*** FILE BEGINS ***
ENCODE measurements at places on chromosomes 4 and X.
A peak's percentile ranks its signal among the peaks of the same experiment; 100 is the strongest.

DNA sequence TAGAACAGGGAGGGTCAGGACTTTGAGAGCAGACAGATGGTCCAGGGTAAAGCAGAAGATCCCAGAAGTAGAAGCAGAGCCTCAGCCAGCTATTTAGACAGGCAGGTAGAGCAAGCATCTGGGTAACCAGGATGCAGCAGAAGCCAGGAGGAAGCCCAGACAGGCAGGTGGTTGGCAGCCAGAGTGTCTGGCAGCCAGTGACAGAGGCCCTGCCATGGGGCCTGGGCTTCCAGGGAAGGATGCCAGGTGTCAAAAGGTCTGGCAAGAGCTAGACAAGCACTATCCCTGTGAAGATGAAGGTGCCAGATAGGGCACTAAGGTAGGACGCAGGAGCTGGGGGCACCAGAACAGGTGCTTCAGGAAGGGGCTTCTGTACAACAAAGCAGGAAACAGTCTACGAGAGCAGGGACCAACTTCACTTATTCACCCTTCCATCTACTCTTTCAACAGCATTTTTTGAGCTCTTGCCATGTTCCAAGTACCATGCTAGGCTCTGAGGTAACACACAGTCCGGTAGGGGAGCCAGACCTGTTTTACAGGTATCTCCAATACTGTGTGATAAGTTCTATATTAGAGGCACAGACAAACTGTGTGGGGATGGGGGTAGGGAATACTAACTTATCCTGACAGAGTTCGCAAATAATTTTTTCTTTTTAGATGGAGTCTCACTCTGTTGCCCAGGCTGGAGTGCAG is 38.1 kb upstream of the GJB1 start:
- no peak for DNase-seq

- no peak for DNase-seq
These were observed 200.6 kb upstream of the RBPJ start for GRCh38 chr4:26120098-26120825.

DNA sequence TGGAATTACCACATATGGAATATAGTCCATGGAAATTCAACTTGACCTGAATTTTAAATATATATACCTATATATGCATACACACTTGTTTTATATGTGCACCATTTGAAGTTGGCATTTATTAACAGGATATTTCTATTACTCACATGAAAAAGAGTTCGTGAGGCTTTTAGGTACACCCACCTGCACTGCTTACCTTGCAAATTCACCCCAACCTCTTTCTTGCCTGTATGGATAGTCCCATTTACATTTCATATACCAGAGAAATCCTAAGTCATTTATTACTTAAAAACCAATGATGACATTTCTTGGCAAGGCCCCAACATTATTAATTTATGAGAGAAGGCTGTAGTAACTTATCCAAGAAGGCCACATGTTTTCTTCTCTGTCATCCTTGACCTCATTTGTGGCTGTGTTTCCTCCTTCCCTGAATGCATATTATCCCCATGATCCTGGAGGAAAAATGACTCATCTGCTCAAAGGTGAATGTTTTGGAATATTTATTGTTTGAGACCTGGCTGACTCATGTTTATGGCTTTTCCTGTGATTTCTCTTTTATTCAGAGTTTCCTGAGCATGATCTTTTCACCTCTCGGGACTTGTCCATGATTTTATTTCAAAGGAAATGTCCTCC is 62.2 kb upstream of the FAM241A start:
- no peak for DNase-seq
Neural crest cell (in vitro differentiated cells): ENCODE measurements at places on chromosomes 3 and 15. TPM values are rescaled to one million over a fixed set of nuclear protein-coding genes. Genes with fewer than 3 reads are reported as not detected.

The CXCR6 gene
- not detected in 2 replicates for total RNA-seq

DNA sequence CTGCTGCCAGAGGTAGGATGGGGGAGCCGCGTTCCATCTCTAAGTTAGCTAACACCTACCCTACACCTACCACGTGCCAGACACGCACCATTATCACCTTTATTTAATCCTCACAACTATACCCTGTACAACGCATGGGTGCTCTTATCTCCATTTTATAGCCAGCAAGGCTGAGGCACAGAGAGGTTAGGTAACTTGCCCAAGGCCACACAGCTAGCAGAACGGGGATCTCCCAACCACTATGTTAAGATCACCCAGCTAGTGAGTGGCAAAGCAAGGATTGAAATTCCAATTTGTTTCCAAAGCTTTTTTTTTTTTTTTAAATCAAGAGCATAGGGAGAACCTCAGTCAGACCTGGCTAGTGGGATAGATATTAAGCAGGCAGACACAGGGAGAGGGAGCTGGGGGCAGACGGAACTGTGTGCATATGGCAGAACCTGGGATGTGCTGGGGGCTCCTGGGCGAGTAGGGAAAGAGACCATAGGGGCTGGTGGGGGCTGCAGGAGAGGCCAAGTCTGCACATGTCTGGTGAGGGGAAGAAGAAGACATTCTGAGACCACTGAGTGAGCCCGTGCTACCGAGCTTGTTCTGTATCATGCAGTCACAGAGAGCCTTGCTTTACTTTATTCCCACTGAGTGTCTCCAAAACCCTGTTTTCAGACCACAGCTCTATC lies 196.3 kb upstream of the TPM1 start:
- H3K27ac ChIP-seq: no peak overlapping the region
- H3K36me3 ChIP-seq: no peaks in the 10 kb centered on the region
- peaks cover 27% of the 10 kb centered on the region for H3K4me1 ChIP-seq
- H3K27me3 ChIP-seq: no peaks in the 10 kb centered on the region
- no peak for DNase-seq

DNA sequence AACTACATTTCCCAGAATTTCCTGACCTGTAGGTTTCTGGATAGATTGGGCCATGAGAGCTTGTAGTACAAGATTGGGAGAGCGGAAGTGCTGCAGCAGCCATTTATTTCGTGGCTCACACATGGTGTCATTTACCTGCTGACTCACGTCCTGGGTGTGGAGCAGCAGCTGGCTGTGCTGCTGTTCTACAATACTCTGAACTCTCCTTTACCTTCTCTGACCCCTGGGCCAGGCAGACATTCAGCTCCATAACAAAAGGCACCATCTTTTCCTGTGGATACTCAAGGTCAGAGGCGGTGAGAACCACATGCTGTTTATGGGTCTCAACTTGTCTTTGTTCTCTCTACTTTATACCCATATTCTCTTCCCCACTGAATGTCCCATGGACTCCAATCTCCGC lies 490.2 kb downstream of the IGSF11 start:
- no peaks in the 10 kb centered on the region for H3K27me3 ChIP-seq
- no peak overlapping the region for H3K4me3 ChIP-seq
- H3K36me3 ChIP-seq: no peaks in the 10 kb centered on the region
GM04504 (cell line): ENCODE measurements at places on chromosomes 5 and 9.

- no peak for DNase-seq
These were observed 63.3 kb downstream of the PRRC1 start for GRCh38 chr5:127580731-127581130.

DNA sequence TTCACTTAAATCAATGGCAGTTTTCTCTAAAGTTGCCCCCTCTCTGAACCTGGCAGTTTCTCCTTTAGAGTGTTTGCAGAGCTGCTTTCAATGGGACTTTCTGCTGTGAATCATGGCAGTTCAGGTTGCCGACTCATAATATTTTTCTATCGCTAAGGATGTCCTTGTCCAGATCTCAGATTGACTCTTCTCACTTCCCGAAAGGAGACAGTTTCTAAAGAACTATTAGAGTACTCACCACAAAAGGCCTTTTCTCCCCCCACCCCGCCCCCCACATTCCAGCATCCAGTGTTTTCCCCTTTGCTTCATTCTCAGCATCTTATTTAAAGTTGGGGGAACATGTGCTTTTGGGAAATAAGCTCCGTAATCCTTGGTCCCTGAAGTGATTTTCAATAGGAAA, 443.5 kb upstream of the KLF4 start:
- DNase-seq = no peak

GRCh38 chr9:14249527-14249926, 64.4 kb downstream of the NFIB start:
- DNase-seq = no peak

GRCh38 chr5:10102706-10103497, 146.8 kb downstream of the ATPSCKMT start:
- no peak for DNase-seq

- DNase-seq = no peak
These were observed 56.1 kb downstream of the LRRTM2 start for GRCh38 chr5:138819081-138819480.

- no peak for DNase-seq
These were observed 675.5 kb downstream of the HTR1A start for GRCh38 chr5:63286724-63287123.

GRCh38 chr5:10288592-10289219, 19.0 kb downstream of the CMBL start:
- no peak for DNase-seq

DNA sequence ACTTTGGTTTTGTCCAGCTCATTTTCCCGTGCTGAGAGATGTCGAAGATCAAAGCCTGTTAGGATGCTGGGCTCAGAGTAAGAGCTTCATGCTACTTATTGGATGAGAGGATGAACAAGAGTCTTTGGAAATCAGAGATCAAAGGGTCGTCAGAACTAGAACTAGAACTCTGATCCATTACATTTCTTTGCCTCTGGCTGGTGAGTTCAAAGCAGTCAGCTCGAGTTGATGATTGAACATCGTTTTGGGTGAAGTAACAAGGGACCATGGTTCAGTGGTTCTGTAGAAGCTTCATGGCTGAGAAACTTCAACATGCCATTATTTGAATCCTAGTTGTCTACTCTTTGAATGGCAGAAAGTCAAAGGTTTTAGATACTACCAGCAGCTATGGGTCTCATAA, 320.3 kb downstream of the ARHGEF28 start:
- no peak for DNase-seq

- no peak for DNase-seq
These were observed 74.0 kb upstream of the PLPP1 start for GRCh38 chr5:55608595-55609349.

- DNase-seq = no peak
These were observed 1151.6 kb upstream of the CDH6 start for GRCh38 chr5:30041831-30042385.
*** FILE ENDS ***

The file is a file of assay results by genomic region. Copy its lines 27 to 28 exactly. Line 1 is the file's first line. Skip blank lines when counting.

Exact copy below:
GRCh38 chr9:14249527-14249926, 64.4 kb downstream of the NFIB start:
- DNase-seq = no peak